He stands stock still, feet planted, arms pinned to his side, hands curled into tiny fists of fury. His chin is tucked into his chest, his face aimed at the floor, but his eyes, those eyes of his in which my wife and I see ourselves and each other and any number of limbs on our family trees, those eyes are glaring up in our direction. Look closely and you can almost see him trembling. His entire being is a defiant snarl of rage and hate.
He draws one arm back, the hand at its end tipped with a single pointed finger like a magic wand, which he thrusts squarely towards the target of his ire. He puts his whole body into it. And he screams, firing the word along the line set by his finger, the accusing digit. But when he opens his mouth, it’s not a spell that comes out, but the worst insult that he knows:
Yep, that’s the worst insult he knows. And I’m okay with that.
“He” could be either of my boys, as they both pull this number when the universe doesn’t spin in their favor. I suspect my youngest picked it up from his big bro, just as he has any number of habits that their Mom and I would love them to kick. A nap runs short, we’re out of the snack they wanted, it’s raining outside, their favorite shirt is dirty, we can’t go to Grandma’s, Mom and Dad have said “No” to their last dozen demands — it all adds up. And pretty soon it’s more than a little dude can take.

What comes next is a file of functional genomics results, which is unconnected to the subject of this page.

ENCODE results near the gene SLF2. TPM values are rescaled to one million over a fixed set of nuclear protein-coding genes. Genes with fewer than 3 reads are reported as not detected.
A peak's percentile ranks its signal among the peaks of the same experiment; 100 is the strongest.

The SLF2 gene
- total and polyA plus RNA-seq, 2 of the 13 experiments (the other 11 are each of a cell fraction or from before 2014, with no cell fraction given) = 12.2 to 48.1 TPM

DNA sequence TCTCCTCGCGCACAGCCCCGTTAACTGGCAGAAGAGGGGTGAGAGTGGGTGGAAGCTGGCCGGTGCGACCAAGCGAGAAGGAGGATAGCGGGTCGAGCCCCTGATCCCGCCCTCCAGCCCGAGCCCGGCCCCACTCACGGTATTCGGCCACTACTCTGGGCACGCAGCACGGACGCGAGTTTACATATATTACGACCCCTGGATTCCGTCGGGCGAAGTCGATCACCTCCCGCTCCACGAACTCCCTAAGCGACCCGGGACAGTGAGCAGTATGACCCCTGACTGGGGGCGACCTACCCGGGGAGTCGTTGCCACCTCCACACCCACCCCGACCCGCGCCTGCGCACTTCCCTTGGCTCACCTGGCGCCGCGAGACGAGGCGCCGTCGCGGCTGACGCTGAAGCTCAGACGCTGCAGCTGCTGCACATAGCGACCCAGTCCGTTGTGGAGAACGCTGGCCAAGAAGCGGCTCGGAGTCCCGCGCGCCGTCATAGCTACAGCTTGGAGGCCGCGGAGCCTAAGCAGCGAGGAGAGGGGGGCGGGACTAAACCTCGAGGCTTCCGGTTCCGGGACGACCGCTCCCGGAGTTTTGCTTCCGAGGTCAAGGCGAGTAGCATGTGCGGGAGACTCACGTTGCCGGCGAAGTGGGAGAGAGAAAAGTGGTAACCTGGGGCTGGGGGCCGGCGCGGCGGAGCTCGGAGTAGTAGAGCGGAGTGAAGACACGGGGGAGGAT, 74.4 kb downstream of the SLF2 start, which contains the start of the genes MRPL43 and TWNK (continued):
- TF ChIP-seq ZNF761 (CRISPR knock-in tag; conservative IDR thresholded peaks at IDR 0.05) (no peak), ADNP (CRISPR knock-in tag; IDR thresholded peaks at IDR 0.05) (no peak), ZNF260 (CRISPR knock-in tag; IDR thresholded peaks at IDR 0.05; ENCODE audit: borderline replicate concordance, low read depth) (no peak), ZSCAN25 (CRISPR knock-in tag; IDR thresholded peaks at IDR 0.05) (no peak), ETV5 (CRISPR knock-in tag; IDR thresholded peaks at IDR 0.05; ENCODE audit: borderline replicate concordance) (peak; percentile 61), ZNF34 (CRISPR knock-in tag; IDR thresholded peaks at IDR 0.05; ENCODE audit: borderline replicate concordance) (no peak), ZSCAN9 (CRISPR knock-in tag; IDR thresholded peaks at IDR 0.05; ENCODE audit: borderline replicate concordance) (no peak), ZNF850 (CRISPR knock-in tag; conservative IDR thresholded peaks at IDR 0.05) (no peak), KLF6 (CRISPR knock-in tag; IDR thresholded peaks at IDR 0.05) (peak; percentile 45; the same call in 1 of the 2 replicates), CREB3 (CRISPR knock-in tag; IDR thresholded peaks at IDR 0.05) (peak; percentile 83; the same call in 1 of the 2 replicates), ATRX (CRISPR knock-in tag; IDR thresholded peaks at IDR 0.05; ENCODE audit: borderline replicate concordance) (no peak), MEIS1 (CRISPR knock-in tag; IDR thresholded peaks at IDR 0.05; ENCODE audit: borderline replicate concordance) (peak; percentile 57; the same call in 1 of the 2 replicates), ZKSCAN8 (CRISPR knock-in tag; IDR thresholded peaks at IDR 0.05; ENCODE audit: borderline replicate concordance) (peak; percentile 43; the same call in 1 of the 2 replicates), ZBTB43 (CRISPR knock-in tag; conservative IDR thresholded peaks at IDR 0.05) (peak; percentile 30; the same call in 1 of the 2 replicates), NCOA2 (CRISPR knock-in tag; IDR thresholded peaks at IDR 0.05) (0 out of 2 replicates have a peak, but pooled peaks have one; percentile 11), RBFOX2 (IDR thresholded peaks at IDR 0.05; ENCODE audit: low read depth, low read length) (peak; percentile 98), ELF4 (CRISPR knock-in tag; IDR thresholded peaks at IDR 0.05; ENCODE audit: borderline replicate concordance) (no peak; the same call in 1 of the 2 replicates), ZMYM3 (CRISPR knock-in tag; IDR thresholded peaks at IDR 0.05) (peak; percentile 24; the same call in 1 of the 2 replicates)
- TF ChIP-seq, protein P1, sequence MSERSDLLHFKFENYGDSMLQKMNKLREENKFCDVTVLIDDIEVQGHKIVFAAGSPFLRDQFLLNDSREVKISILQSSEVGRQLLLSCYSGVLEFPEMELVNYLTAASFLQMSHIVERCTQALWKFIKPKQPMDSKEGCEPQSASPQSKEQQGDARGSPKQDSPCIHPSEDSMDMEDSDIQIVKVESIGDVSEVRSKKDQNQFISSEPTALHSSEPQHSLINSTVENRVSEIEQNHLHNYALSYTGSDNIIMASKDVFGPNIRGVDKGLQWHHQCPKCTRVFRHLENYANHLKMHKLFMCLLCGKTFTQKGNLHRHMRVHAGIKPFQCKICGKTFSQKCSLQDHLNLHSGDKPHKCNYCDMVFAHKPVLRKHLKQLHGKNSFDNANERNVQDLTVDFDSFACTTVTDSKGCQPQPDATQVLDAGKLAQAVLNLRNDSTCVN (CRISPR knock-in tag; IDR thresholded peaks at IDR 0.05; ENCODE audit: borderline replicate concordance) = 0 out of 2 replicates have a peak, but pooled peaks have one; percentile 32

Pint-sized rage is a potent and confusing combination of the destructive and the adorable. Not to mention the hilarious. The sight of such a small person in such an angry posture with their little face twisted into such a scowl, well, it has a way of drawing out a laugh, even if it is involuntary, even when I am trying to take them seriously and listen to what they’re so upset about, even when I’m at the point where I feel as angry as they look and my sense of humor is on the wane. And the cry “baby!” with the delivery that an older person would shout “asshole!” is rather impossible not to giggle at.
Where they picked up on the idea that “baby” was some kind of insult is a mystery to me. I’ve been called an “infant” before when I may or may not have been acting like one, but I don’t think they were around for that. Perhaps in our efforts to encourage them to act like “big boys” they got the idea that acting like a baby was a bad thing, and therefore to be called one was very painful. So in essence, “baby” is their version of “gaw, real mature, y’all.”
Except, wait a minute, I am the mature one here. Your robot shirt is dirty so you can’t wear it. You can’t have ice cream for dinner. You can’t play outside because it’s hailing. And it’s 3 AM.
Whatever. Who needs a nap?